Stop Looking for the Perfect Candidate. Look for One Who's Failed
Grow Your Business, Not Your Inbox
Every day, startups walk the line between genius and failure. So it takes a special type of person to succeed in this environment. Employees need to be willing to make mistakes and learn to adapt.
"In a startup, trial and error is sometimes the only strategy to move forward," Andreas Pettersson, CEO of Irvine, Calif.-based video IoT company Arcules, said in an email. "Employees must be able to adopt that methodology from the start. If they do not, they will fail anyway."
Because of this ongoing risk, you need to assess your job candidates' feelings about failure early -- as early as the hiring process. Potential employees may talk about an obstacle they've overcome in the past. But that isn't a complete measure of how they might deal with mistakes in a real-life setting.
Instead, you need to dig deeper to find out if a candidate can handle (and learn from) failure at your company.
Find out what makes a particular candidate different.
While some people have to learn to be comfortable with the possibility of failure, others naturally embrace it. Spotting what makes the latter different is what's key to finding great startup talent.
Linda Adams, a partner at Denver-based leadership and teamwork consultancy The Trispective Group, learned to spot this trait when she interviewed a candidate named Steve.
Steve was older than most people applying for her company's open entry-level position. He also had a background in football, Adams discovered. He had played throughout college and was even on the roster for an NFL team for three years. This was impressive: Adams's research revealed that less than 1 percent of high school players make it to the NFL.
"What I learned that was different about Steve is that he was fearless in following his dream," Adams said in an email. "Knowing the odds and knowing at the end of the day he might not win the grand prize, Steve put everything he had into contributing to and having his team succeed, even when it didn't result in kudos for him."
That dedication is what set Steve apart, Adams said. While he had less traditional work experience, this candidate -- Adams knew -- had what it takes to persevere under the threat of failure.
So, recognize the message here: Take the time to dig into candidates' backstories. Before every interview, find a piece of information about the person's past that stands out. The experience needn't even relate to the open position. What's more important is finding out what it is about about the individual's nature that prompted him or her to make an unconventional choice.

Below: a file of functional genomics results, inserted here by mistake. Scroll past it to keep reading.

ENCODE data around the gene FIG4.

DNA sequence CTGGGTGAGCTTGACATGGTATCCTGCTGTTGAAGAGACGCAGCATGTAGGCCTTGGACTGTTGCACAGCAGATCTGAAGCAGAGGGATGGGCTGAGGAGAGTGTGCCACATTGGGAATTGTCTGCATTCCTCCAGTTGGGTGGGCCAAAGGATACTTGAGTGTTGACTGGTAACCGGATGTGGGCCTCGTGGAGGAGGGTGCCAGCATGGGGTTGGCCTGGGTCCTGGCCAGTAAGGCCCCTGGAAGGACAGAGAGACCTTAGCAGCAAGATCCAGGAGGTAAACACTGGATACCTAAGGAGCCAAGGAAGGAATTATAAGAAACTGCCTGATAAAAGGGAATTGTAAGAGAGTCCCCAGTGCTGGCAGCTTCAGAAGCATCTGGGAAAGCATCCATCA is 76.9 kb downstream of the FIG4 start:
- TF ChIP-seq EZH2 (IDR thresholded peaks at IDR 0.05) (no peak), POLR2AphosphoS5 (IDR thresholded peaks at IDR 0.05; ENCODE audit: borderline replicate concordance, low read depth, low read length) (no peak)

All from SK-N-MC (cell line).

Investigate what risks a candidate has already taken.
A major difference between the corporate and startup worlds is the presence of risk. Established companies can work the way they always have and feel no need to try something new. But startups require risk-taking.
"For me, the first step is to assess [candidates'] previous roles and determine whether or not they have been involved in truly innovative endeavors," Matt Fleckenstein, chief marketing officer of Bellevue, Wash.-based intelligent process automation platform Nintex, said in an email. "If a candidate hasn't, I typically make a 'no hire' decision immediately. The rate of change in today's business is simply too high to have folks without such experience."
The message: Instead of asking candidates about their biggest failures, find out what they've been willing to risk. While it's important to know how individuals have recovered from failure, it's imperative to know what they're willing to risk when they believe in something. Knowing how big of a gamble they've taken in the past will show how comfortable they are recovering from a loss.
Look for signs of a work ethic.
Employees' roles in a startup are usually fluid. Each person needs to be willing to wear different hats and learn a variety of skills. But not everyone is willing to take on the extra work.
David Royce, the Los Angeles-based founder and chairman of pest control company Aptive Environmental, once hired a math teacher as a salesman. He was analytical and not naturally charismatic, like most salespeople. But he was willing to work, Royce recalled, via email. "Admittedly, his first three weeks he performed miserably," Royce said.
Still, this man began spending a couple of extra hours each day diving into the company's training materials. He focused on learning and reaching his goals. By the end of his first year, he was in the top 5 percent of the company's sales representatives.
The message: Instead of focusing on what an individual can bring to the table, find out what he or she is looking for and willing to learn. Ask about this person's weaknesses and whether he or she is prepared to learn and overcome them.
Finding out about a candidate's personal development goals for the first few months of employment will show you the most important thing: whether he or she is ready to expand out of that proverbial comfort zone.